Use of Relevancy Ratings by Target Respondents to Develop Health-Related Quality of Life Measures
An Example with African-American Elderly
Published in: Quality of Life Research, v. 8, 1999, p. 749-768
Posted on RAND.org on January 01, 1999
BACKGROUND: Health-related quality of life (HRQOL) instruments assess functioning and well-being. Generic HRQOL measures are intended to be relevant to everyone whereas population-targeted measures are designed to be relevant to a particular population. METHODS: We asked 99 African-American elderly (mean age 72, 33 % female, 47 % less than high school education) to rate the relevancy of 33 HRQOL items drawn largely from existing instruments. The authors assessed the reliability of the relevancy ratings across respondents, rank-ordered the items by relevancy, and tested the significance of difference in relevancy ratings for each item compared to the average of all other items. They also examined the associations of the relevancy ratings with sociodemographic and clinical characteristics. RESULTS: The relevancy ratings were reliable (intraclass correlation = 0.71) and relevancy was generally distinct from HRQOL and demographic characteristics. Items assessing spirituality and weight-related health status were rated as significantly more relevant than other types of items. Generic HRQOL items were not rated as highly relevant. CONCLUSIONS: HRQOL measures assessing spirituality and weight-related concepts are important for future studies of HRQOL in African-American elderly. The method of identifying these concepts used in this study should be valuable in developing new measures targeted to other sociodemographically or clinically defined subgroups.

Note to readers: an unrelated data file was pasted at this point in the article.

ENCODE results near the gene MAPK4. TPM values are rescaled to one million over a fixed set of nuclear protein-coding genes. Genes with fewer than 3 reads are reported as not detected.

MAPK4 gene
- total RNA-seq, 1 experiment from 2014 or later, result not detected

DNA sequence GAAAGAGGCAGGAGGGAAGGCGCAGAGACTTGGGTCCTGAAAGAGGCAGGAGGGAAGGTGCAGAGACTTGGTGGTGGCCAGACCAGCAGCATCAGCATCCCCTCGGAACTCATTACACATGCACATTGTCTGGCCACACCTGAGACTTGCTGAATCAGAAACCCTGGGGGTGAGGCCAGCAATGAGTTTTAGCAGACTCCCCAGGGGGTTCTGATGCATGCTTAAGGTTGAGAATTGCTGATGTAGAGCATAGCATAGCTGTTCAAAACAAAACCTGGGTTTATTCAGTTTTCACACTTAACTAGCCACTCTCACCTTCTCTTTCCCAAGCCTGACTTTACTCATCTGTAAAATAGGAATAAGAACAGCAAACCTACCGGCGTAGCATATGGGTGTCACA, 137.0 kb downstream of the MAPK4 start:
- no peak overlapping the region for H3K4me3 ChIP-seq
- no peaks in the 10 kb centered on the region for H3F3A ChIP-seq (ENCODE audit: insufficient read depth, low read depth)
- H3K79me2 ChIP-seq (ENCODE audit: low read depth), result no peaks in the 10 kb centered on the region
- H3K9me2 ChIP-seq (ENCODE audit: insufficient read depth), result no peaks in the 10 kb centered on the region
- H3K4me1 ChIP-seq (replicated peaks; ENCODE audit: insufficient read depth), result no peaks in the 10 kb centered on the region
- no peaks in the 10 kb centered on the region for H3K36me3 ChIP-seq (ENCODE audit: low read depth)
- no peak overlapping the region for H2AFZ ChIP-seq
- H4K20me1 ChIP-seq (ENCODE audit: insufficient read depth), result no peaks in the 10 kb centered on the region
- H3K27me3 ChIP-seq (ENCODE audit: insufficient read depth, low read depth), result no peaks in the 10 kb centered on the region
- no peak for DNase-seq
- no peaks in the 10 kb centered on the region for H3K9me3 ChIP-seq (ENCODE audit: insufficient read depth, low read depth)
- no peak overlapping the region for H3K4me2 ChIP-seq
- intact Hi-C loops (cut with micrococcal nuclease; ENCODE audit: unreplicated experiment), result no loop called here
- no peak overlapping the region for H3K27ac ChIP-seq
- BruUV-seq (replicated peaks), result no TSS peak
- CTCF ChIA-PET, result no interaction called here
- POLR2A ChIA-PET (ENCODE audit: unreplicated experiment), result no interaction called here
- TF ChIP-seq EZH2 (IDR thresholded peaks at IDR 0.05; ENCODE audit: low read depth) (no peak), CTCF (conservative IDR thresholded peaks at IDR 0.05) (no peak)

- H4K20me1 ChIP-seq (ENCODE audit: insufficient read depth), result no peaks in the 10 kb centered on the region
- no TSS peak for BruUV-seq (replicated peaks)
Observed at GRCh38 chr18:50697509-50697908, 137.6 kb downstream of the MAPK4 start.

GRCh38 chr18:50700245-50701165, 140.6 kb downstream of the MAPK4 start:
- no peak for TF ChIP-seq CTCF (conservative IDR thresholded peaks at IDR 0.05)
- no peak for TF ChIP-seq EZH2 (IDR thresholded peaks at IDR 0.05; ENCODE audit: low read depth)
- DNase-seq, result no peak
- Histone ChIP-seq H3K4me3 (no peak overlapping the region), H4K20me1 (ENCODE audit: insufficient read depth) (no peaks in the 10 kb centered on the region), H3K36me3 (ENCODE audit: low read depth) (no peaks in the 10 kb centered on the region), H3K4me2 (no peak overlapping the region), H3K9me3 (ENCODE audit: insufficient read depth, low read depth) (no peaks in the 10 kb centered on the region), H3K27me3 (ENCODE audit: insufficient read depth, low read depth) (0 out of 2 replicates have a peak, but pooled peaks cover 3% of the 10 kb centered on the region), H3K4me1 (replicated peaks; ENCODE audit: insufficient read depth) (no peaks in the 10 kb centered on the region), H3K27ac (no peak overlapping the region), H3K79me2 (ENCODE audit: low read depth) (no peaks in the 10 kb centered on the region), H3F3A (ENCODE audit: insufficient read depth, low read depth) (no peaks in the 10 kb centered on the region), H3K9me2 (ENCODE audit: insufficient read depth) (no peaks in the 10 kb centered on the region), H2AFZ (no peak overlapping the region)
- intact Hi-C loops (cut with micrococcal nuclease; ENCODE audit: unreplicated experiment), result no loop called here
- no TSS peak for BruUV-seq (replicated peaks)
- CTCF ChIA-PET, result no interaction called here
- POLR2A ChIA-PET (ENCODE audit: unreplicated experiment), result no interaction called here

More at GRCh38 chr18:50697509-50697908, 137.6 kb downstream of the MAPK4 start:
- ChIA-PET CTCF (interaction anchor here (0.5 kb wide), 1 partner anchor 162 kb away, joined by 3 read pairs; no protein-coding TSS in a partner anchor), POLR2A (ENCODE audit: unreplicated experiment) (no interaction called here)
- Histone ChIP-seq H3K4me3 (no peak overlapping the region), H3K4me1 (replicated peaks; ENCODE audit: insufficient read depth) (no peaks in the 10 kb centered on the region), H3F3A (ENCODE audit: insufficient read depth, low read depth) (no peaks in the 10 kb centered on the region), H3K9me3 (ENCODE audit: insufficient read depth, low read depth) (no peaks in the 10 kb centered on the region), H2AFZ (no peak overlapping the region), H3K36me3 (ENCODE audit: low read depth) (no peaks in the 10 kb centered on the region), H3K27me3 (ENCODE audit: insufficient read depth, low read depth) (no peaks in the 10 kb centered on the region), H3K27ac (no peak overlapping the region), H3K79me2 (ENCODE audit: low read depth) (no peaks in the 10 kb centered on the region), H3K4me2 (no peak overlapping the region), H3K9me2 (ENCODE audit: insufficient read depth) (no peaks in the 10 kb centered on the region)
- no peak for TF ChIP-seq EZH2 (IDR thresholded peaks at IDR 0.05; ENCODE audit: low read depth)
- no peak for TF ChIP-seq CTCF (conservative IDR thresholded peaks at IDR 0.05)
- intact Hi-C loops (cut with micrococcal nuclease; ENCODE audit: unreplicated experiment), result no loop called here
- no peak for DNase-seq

This report is part of the RAND Corporation External publication series. Many RAND studies are published in peer-reviewed scholarly journals, as chapters in commercial books, or as documents published by other organizations.
The RAND Corporation is a nonprofit institution that helps improve policy and decisionmaking through research and analysis. RAND's publications do not necessarily reflect the opinions of its research clients and sponsors.